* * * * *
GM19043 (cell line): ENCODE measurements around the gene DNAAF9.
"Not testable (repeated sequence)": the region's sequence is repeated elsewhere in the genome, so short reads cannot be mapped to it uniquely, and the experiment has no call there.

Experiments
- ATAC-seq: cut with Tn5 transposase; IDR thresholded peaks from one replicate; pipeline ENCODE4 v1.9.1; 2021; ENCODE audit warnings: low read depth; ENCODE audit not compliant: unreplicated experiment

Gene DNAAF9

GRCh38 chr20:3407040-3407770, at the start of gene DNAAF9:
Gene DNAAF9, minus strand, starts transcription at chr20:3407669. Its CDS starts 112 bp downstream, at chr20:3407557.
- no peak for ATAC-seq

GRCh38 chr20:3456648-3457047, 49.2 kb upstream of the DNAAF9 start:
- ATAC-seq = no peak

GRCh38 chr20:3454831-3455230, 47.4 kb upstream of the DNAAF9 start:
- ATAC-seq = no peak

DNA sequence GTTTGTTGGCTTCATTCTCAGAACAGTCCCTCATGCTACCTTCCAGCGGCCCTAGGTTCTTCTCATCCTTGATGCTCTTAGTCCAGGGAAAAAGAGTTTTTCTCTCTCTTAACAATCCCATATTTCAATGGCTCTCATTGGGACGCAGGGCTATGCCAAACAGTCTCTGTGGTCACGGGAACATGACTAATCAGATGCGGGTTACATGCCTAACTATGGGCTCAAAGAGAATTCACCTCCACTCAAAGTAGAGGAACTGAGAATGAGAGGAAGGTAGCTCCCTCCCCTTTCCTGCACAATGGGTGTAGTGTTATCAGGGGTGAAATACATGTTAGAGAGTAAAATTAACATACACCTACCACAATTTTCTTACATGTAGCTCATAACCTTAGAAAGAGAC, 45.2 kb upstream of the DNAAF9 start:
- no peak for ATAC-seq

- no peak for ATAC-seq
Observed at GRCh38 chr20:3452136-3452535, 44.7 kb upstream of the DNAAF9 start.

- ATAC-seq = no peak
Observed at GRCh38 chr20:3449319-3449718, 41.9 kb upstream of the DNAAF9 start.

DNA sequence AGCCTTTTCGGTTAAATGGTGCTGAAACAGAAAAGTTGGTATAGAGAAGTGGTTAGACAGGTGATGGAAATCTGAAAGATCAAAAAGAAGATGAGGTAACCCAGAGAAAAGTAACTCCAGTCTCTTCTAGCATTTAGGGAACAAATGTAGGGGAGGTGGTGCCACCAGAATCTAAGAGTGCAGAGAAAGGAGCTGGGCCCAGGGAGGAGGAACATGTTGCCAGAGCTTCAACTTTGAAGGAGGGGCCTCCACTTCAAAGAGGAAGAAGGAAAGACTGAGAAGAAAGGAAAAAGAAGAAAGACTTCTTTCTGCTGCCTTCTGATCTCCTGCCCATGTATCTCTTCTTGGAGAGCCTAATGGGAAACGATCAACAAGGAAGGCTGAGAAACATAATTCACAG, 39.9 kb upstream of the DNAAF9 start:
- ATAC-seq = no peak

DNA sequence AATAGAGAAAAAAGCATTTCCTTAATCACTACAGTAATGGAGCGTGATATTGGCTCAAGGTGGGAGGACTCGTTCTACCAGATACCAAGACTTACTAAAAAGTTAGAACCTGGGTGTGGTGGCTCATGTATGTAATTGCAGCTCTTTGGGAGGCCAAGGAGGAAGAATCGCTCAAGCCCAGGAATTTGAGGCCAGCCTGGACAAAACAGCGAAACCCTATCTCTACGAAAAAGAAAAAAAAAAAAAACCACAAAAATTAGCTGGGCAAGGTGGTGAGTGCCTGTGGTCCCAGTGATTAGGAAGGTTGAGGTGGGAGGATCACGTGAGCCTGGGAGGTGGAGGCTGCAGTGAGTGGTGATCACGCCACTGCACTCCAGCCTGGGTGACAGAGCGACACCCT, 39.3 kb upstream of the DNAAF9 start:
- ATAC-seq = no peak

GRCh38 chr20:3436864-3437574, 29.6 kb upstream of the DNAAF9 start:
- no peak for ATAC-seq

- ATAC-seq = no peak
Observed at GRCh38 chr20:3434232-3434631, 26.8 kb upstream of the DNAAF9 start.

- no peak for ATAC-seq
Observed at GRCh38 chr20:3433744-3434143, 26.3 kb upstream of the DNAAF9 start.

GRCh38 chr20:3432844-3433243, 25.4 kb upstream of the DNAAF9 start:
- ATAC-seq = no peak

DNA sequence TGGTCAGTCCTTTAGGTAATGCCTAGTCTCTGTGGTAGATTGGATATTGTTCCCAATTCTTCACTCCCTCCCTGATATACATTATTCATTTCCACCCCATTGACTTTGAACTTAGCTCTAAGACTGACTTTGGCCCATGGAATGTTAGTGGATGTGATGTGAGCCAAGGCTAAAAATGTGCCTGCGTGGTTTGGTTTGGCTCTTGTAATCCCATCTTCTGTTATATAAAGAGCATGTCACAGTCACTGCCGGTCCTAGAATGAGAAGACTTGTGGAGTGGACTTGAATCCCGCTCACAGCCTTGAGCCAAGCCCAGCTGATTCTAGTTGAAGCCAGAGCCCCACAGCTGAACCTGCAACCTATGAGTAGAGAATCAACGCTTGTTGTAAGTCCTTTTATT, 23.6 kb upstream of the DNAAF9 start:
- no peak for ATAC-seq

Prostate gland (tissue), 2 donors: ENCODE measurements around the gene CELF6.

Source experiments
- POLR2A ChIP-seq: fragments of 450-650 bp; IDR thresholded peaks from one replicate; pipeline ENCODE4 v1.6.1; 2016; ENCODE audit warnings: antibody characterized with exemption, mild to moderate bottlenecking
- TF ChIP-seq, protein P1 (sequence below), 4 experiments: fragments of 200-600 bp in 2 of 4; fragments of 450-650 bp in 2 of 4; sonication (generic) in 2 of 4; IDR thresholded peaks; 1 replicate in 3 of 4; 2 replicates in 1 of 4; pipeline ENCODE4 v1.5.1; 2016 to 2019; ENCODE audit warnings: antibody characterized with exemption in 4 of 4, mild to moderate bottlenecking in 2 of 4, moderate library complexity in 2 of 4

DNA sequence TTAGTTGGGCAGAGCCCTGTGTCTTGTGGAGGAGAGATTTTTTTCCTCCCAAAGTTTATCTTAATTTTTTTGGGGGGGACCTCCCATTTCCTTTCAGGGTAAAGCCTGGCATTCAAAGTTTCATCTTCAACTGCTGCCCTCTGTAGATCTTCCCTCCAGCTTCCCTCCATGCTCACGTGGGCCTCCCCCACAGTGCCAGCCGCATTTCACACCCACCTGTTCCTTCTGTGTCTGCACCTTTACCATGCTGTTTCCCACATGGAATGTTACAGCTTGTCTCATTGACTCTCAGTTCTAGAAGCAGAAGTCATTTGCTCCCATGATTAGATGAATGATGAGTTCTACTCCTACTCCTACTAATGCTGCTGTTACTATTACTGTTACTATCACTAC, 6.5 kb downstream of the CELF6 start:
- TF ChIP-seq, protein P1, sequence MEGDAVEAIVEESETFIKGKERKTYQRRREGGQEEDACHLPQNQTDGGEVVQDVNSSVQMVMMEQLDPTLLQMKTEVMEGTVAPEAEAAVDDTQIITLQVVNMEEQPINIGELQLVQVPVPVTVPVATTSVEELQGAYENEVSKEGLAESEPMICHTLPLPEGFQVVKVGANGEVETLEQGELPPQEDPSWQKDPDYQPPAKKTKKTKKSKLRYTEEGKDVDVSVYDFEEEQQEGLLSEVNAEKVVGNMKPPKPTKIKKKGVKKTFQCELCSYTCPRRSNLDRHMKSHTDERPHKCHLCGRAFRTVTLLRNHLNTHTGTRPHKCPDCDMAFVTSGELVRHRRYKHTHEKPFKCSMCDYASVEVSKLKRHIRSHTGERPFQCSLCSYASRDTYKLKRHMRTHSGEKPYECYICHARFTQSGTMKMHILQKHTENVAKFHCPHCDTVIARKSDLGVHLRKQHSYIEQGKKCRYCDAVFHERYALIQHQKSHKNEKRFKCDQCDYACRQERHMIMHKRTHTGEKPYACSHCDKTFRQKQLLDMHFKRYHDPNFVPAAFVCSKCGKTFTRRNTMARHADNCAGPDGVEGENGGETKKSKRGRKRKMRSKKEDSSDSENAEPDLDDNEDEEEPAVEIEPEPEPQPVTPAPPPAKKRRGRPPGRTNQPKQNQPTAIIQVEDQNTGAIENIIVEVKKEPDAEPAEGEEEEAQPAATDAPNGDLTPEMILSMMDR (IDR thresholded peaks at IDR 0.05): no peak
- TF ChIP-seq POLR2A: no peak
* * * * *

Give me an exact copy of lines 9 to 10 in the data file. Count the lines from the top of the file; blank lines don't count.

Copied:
GRCh38 chr20:3456648-3457047, 49.2 kb upstream of the DNAAF9 start:
- ATAC-seq = no peak